‘No home comforts mate, I’m homeless, like lots of others and nobody has given us a mention… and if I get arrested nobody is going to care, except perhaps millions of viewers…’
For many the summer holidays are over and a new school year has started. After having all the family visiting, not quite at the same time and being away helping with tiny Tidalscribes last week, I am keen to start my autumn term in the blogging world.
Strange goings on at Chez Tidalscribe
But as Prince Louis and my youngest grandson both started school and my eldest grandson became a teenager, there were far greater landmarks about to happen.
The death of Queen Elizabeth 11 on Thursday September 8th seemed to come suddenly. It was only on Tuesday that our new prime minister, Liz Truss, had been pictured meeting The Queen, who as tradition demands, asked her to form a new government. She looked frail and the meeting took place at Balmoral to spare Her Majesty the journey to Buckingham Palace, but it was only when we heard news later of her family rushing to Balmoral that her health was obviously worse than the public knew.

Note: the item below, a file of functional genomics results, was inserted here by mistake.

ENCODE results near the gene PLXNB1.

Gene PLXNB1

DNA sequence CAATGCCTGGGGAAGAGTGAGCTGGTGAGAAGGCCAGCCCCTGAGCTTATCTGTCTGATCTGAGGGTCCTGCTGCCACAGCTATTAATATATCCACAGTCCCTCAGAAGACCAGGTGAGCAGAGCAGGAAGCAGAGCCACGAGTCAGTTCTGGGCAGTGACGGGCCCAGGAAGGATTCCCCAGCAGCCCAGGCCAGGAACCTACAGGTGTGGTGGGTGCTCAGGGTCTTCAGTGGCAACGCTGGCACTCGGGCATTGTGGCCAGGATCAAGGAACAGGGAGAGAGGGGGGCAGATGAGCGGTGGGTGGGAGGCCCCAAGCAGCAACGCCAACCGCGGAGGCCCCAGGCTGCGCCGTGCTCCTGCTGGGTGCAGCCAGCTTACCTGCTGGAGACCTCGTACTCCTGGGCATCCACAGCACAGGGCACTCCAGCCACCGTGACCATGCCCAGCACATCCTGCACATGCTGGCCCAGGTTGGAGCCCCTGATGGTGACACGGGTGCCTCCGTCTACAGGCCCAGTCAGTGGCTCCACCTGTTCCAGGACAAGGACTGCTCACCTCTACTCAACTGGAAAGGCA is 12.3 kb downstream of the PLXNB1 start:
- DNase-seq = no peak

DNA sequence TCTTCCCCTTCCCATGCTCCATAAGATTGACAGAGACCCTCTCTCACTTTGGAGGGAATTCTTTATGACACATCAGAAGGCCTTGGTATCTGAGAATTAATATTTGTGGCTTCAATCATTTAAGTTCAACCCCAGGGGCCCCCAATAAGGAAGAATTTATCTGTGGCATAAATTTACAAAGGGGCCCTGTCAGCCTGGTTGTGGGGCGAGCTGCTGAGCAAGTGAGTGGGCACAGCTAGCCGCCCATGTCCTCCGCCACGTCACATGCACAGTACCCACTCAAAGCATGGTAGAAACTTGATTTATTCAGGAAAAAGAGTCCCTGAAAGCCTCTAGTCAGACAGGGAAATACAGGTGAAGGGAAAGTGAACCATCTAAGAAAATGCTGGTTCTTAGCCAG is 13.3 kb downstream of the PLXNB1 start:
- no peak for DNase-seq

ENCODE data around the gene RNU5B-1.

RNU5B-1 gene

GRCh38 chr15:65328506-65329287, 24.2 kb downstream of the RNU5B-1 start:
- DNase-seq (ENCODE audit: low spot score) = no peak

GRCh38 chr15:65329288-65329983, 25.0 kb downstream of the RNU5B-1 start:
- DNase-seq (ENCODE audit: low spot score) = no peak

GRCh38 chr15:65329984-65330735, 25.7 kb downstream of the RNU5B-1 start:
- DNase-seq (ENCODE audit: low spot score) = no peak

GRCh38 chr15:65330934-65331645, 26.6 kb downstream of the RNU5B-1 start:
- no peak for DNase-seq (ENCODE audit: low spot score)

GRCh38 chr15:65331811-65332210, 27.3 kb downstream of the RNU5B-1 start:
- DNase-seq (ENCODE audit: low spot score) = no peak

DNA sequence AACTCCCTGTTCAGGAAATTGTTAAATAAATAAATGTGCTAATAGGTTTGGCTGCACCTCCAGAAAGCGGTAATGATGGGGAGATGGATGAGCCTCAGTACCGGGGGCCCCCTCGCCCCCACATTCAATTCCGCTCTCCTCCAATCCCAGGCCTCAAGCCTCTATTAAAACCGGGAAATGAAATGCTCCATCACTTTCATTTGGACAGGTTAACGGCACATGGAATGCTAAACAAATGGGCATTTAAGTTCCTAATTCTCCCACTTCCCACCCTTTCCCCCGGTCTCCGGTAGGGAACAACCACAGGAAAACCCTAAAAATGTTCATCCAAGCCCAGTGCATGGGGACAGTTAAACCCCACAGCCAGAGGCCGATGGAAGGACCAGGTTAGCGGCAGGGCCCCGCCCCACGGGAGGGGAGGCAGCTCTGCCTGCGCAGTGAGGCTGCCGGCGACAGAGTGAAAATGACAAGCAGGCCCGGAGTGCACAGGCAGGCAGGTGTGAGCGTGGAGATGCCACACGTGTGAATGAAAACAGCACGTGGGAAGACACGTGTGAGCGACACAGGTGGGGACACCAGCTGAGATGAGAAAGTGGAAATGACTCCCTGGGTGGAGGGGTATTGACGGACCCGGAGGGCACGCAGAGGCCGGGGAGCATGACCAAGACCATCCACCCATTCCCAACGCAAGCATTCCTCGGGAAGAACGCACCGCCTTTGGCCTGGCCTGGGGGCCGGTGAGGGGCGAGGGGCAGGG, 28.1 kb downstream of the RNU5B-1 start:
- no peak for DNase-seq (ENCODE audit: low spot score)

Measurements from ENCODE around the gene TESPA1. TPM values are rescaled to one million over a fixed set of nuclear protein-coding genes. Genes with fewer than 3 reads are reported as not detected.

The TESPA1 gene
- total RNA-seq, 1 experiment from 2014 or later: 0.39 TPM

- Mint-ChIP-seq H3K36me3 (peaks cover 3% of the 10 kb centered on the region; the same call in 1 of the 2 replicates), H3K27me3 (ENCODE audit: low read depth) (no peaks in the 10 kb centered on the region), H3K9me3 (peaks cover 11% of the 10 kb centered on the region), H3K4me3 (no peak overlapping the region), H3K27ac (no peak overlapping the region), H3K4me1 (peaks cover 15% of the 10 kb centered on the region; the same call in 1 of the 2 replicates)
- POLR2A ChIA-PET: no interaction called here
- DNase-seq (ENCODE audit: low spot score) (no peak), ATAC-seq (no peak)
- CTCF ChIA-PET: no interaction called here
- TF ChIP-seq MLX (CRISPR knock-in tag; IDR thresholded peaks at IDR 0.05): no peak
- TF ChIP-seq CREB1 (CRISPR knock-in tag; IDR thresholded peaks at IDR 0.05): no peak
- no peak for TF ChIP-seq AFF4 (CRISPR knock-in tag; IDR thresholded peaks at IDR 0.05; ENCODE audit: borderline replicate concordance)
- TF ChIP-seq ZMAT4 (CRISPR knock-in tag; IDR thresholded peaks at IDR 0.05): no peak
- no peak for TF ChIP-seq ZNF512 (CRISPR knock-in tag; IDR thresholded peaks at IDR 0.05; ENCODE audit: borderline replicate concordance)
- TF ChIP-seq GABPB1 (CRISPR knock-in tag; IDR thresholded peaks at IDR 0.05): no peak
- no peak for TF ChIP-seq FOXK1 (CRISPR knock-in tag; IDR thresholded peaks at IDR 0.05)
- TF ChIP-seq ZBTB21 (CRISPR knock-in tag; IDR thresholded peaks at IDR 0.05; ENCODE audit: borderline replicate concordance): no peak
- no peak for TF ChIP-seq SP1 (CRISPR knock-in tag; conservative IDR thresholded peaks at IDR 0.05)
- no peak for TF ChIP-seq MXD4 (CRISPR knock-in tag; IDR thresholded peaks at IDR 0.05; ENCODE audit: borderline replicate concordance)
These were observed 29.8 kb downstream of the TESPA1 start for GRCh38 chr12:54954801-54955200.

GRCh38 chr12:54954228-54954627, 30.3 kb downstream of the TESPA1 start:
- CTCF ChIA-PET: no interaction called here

A drama and a moment in history that no script writer could have made up. The only monarch most of us have ever known had lived to see her platinum jubilee and just long enough to ‘see off’ Boris Johnson, as he put it.
King Charles 111 spoke movingly and seems so far to have people’s support. Whatever your own religious beliefs, the Queen took her oath sincerely to serve God and her country and Charles spoke of God Almighty and his faith. It is surely welcome that royals, unlike politicians, acknowledge a higher power. I always envy those people who brave the crowds, bring their flowers, chat to the press and make memories that will last. Many more of us have been following on television. It is a sad occasion, but also full of drama; from the many people of all sorts on the streets, to the interesting traditions, mostly involving colourful uniforms, coming into play as we lead up to the funeral.
I see no reason why Charles should not be a good king and perhaps at his weekly audiences with our new prime minister he can steer her down the green and humanitarian route we so badly need. My grandchildren will hopefully live to see three kings in their life time.